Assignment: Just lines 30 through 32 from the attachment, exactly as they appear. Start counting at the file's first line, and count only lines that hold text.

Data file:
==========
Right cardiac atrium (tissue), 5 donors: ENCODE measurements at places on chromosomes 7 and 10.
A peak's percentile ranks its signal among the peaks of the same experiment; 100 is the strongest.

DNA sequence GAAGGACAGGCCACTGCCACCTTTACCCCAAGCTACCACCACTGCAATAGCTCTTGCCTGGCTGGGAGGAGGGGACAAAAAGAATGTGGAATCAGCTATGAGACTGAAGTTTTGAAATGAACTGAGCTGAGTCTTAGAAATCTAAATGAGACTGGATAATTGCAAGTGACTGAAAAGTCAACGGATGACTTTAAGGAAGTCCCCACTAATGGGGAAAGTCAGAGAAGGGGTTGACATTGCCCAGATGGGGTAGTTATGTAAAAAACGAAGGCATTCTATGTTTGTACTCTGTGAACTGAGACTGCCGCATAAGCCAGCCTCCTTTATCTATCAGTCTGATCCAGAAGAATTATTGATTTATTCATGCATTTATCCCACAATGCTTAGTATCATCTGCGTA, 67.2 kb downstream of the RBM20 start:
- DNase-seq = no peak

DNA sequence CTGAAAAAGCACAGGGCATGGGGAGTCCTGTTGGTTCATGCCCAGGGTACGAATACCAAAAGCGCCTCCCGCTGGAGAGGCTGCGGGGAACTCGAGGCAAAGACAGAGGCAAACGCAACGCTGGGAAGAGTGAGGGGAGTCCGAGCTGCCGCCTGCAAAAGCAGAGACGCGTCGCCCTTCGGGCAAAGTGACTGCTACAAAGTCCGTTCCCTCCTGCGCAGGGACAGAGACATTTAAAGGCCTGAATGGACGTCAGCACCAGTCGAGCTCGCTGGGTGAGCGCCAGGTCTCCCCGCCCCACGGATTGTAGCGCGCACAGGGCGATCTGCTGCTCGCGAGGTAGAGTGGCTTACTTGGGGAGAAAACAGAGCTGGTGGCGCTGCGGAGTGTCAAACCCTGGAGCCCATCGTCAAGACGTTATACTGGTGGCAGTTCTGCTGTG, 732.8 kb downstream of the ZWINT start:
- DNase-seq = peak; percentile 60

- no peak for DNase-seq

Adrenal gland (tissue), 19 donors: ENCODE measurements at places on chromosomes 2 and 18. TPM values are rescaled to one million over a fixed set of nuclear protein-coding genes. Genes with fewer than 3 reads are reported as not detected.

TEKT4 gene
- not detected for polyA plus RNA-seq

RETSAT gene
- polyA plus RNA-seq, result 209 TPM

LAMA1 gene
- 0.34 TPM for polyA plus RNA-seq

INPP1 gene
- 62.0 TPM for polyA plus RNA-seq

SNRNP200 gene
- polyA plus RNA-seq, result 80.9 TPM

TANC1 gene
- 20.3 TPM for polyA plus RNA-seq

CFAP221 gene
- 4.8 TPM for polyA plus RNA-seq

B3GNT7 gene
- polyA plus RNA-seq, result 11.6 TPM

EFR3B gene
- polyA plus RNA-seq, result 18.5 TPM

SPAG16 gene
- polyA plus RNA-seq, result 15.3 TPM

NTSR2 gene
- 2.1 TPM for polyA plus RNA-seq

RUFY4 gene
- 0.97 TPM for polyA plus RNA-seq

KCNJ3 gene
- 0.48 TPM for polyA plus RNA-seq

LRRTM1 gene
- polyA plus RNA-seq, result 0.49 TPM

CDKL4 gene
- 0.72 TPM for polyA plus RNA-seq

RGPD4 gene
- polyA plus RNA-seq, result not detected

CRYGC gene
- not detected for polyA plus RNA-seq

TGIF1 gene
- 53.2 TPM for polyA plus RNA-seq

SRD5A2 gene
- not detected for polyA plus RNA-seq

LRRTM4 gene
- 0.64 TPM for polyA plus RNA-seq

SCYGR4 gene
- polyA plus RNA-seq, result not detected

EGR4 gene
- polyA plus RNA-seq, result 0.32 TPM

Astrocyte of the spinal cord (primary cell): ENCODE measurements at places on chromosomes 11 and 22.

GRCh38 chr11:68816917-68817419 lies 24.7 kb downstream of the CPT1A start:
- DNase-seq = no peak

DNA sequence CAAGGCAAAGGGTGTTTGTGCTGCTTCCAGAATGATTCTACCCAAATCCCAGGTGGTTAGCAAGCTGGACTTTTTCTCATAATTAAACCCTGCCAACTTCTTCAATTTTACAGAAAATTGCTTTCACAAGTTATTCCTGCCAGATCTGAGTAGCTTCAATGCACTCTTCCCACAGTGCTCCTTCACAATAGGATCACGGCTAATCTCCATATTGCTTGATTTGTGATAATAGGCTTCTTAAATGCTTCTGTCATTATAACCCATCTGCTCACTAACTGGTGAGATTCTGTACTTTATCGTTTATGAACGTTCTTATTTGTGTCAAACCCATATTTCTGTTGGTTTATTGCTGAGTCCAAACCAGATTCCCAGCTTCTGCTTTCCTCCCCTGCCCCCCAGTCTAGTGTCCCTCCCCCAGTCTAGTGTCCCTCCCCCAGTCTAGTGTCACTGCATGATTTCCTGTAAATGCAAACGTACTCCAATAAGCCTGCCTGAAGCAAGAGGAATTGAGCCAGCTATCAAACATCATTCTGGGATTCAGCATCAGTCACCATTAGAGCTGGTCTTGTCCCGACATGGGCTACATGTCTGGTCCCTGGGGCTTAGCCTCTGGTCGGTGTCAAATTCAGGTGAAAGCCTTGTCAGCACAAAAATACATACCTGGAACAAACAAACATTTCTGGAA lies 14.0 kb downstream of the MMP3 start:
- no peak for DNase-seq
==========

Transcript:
- 2.1 TPM for polyA plus RNA-seq

RUFY4 gene
- 0.97 TPM for polyA plus RNA-seq